China's Home-Sharing Services Face Issue Due to Lack of Unified Standards and Regulations

| Mar 28, 2017 09:26 AM EDT

Airbnb China Social Marketing Specialist Haina Xiang speaks during Connecting with Hosts Around the World at Clifton's Cafeteria.

The home-sharing and home rental services in China are currently facing concerns due to the lack of unified standards and regulations.

A lot of travelers that are looking for a flexible and cost-effective travel use home-sharing services such as Airbnb, which enabled tourist to lease or rent short-term lodging including vacation rentals, apartment rentals, homestays, hostel beds or hotel rooms.

Besides Airbnb, domestic competitors are also opening their doors on the booming online home-sharing system. Domestic competitors such as Tujia, Mayi and Xiaozhu currently have over 800,000 properties that are up for rent

Despite the market's huge turnover last year, it is currently facing a plethora of issues from dissatisfied customers.

Landlords are only required to provide an ID card, owner certificate, lease contract and few pictures of their home. Due to the huge number of houses that are being registered each day, website owners aren't strict when it comes to the authenticity of the requirements.

Mr. Hong, a landlord that shares two private houses, said: "It is easy to list on these websites. The pictures I posted have been deliberately edited and sometimes 'beautiful' pictures I upload are 'stolen' from other listings."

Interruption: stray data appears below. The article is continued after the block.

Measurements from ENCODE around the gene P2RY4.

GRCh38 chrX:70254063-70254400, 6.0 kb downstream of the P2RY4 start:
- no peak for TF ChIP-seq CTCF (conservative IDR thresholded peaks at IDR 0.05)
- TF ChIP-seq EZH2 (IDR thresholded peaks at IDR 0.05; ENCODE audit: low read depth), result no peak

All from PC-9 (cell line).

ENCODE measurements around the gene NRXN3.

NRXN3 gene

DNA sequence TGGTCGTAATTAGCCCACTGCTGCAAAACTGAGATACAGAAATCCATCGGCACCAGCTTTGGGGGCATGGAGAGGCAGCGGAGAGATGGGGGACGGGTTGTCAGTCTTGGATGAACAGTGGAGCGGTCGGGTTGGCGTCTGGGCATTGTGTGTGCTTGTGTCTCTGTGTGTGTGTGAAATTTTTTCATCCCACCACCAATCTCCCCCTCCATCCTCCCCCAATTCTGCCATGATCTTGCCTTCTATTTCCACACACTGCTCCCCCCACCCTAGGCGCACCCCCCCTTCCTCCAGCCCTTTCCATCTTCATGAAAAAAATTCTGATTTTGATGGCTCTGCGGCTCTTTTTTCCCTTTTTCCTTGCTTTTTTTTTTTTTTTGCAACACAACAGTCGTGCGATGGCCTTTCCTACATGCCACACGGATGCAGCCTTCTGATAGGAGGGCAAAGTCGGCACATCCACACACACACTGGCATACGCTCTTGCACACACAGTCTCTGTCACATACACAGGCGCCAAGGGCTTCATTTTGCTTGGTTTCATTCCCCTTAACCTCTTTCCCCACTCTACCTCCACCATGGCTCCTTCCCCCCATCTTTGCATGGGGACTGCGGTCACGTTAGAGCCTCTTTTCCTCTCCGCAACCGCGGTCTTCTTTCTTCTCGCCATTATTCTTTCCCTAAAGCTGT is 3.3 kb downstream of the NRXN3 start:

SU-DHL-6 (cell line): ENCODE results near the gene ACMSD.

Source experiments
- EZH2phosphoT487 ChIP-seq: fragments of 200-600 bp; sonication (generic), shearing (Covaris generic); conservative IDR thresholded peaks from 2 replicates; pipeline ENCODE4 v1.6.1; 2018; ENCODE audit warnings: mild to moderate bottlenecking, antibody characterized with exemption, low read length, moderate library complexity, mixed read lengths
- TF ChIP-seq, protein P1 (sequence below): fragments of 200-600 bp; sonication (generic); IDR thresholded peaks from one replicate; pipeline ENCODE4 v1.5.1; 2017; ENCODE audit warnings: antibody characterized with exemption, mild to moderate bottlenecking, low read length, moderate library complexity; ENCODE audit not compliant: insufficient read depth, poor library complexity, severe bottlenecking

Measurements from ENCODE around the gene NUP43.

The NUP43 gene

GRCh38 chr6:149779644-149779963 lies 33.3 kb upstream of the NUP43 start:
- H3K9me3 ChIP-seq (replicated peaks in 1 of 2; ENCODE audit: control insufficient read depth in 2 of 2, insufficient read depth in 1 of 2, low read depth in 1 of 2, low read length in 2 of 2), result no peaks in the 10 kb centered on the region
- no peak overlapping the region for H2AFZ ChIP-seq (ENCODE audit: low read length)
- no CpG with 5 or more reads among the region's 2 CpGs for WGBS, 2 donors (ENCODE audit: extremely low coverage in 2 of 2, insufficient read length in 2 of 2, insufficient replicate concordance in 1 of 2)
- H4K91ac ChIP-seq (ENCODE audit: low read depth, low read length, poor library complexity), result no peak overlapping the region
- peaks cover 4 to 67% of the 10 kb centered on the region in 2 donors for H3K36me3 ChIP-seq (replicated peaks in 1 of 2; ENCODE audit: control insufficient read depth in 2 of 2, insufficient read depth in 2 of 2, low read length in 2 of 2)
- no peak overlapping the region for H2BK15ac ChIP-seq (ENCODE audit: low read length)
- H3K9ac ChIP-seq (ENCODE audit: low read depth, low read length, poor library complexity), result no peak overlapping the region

There is also a lack of unified standards and regulations when it comes to both the tenant and the owner.

Chang Linglong, a tenant that used a home rental service, was disappointed when she arrived at Shanghai, as she found out that she is a victim of false advertising. The advertised 160-square-meter apartment turned out to be only 70 square meters. It is also beside a busy street, instead of it being quiet and exquisite as advertised.

Owners also experienced issues when it comes to their tenants. One instance is wherein a tenant brought two dogs in the house. After the tenant left, he found out that the dogs ripped the sofa and mattress, leading to expense.

Liang Shanying, an official that works at a tourism supervision department in central China, said: "The supervision lags far behind development, especially since professional renters and small startups joined in. It is hard for us to get a clear picture of the total number of short-term properties or renters."

"There should be legislation as soon as possible and a multi-layer credit-rating system to help the development of the industry," he added.

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